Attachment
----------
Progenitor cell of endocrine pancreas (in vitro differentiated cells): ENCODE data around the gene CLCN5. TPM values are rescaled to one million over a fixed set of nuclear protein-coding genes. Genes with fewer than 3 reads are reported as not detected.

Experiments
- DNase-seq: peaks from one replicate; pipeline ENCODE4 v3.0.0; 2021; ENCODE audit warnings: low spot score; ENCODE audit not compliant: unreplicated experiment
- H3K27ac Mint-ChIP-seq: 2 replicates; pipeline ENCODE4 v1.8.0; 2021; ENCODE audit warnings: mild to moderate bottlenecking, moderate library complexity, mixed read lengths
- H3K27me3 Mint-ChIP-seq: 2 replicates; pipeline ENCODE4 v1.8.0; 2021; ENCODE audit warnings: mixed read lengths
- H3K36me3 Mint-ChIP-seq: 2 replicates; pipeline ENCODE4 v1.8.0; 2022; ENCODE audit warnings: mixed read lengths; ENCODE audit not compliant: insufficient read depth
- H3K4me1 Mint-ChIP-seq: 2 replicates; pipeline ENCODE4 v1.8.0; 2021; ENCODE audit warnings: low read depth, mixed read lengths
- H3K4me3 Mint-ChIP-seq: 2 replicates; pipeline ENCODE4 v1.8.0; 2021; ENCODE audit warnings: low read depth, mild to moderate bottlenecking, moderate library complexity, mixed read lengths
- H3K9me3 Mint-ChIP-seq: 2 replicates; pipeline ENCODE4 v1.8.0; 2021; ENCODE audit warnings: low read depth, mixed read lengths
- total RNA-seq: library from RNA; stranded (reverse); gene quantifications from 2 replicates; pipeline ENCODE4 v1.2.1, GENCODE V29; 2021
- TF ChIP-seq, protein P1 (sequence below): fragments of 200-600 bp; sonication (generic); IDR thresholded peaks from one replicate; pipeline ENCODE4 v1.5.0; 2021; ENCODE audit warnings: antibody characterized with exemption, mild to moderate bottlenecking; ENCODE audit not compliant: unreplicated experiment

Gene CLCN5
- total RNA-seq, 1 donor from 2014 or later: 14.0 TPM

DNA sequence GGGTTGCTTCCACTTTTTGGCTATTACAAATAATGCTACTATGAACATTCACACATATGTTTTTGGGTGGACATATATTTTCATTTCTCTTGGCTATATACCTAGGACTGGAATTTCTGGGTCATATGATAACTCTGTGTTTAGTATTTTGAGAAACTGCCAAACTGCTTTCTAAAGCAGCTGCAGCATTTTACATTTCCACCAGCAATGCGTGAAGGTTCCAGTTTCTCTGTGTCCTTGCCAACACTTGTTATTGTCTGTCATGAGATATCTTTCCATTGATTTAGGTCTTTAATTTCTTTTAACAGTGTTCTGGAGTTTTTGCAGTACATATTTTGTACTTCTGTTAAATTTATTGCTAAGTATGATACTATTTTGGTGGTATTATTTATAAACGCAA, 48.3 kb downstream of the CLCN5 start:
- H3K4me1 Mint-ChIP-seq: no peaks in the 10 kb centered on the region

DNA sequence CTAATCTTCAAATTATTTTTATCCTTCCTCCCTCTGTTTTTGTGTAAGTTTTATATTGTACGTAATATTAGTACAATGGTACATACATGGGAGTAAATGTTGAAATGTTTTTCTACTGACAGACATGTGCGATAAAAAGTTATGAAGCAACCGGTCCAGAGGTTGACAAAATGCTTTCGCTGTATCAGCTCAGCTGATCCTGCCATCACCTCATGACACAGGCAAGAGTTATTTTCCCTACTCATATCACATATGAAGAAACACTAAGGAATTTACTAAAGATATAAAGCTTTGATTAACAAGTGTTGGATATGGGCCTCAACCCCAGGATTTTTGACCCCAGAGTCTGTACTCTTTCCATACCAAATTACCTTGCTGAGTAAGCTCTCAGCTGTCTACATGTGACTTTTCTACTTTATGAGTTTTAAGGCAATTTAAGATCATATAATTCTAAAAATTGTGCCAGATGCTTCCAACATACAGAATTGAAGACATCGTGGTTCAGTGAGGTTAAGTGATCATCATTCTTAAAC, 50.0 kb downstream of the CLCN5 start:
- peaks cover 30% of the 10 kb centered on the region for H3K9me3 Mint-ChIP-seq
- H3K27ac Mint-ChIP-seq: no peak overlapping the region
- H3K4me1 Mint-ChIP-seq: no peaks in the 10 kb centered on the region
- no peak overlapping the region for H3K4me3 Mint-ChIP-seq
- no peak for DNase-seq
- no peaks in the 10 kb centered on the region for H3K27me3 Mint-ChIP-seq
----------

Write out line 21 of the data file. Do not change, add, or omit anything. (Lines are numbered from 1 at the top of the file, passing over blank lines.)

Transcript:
- no peak for DNase-seq